Glorien Truecrown was a High Elf Noble stationed at Eagle Gate in no small part due to his family connections rather than skill at arms. Indeed, the Truecrown family can trace its roots to those linked with the Phoenix Kings of old. Their factional power within Lothern was in ascendant, enabling them to secure prestigious positions of authority for scions of their family members.[1a]

As second-in-command to Cerion Goldwing, the youth is simply biding his time until the commander retires so that he might become Castellan of the Eagle Gate. Something the noble is clumsy at when trying to deny (much to Cerion's amusement). Unfortunately, Glorien has yet to understand the character of those he hopes to one day lead in battle.[1a]

Though Glorien believes no one is above the rules, he wears an elaborate ithiltaen despite never having served within a band of Silver Helm Knights. The helmet itself is a masterpiece of elven craftsmanship, its ithilmar surface decorated in embossed filigree and edges lined with fluted gold piping. Deliberate in having no visor, the helm also sports a carved golden flame rising above the forehead. The only reason it does not sport feathered wings on either side is due to regulations permitting only the High Helm of a Silver Helm band to make such adornments - a regulation Glorien chafes at despite his helm already costing more than the combined pay of every soldier in the Eagle Gate garrison.[1b] Combined with his wearing a magnificent suit of ithilmar, wyvern-skin boots[1b], and no-nonsense mentality, he has only managed to alienate himself from the garrison's rank and file.[1a]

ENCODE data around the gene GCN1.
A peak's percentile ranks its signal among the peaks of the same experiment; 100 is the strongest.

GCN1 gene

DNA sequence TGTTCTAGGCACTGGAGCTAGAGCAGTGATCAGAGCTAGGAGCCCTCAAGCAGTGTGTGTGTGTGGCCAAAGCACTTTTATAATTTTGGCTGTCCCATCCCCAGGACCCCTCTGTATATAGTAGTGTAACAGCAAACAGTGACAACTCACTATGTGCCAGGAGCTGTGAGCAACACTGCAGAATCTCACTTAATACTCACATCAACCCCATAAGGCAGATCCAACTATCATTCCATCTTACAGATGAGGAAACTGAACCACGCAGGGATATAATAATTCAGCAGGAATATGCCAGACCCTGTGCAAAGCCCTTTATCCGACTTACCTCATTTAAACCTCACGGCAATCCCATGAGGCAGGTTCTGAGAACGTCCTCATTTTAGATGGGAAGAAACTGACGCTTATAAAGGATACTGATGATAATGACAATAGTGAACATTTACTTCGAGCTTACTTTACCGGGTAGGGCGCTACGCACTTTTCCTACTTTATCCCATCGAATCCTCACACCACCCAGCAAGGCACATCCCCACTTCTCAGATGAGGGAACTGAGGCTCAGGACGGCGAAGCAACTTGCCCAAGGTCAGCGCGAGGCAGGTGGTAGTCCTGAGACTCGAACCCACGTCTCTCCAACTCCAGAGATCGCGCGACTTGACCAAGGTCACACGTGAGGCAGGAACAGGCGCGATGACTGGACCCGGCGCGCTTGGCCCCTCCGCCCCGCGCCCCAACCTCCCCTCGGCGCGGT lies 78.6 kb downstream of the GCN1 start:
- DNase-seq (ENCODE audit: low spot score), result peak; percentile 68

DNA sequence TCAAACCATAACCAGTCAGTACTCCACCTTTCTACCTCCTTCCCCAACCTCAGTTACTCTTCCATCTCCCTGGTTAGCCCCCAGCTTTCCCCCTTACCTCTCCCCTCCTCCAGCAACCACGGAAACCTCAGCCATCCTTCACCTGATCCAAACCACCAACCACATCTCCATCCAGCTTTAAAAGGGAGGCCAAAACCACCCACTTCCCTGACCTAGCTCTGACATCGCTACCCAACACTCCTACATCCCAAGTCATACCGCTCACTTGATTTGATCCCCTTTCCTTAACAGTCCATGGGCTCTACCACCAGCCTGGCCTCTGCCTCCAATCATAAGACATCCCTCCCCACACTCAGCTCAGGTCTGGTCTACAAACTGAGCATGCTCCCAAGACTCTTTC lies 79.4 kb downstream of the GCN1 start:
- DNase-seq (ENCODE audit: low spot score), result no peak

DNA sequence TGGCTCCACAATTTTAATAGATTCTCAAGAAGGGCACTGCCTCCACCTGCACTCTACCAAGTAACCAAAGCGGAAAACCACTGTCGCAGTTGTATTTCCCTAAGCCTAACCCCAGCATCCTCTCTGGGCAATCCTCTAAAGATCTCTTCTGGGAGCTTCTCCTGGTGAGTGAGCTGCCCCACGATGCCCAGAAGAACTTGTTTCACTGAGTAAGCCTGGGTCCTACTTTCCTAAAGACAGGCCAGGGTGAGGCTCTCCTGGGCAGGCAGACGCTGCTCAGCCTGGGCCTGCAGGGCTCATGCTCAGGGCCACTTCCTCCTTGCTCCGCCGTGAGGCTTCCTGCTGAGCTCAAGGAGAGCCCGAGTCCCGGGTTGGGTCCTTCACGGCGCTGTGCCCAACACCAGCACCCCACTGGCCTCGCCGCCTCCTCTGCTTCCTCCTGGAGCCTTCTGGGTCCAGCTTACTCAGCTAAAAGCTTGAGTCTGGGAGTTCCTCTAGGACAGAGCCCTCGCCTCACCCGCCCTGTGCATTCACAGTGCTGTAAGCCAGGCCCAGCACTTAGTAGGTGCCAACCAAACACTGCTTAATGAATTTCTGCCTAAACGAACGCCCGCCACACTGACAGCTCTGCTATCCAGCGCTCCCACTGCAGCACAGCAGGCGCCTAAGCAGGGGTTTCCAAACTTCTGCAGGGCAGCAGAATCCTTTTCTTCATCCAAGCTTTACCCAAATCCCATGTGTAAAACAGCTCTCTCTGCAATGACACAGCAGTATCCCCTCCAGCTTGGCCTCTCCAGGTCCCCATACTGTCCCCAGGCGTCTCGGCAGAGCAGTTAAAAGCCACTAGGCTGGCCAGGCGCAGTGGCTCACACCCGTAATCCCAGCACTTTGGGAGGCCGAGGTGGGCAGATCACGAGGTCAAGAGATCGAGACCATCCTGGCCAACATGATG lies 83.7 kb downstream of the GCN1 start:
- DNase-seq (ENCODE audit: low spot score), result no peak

• Glorien owns a number of treatises on the art of war. This includes the great texts written by Mentheus of Caledor such as Heart of Khaine and Honour and Duty, as well as both Caradryel of Yvresse' In Service of the Phoenix King and The Way of Kurnous.[1b] One other such book, Aethis' Theories of War, is also present. A quote from such being: "Any competently commanded fortress can expect to withstand a siege for an indefinite period of time so long as the garrison is well supplied, courageous, and the enemy has not more than a three-to-one superiority of numbers". It should be noted, however, that Aethis was not a soldier, but a poet and a singer who fancied himself a great leader. This does not stop Glorien from seeing him as a great thinker.[1c]


  • 1: Defenders of Ulthuan by Graham McNeill
    • 1a: Chapter 6
    • 1b: Chapter 13
    • 1c: Chapter 18

Community content is available under CC-BY-SA unless otherwise noted.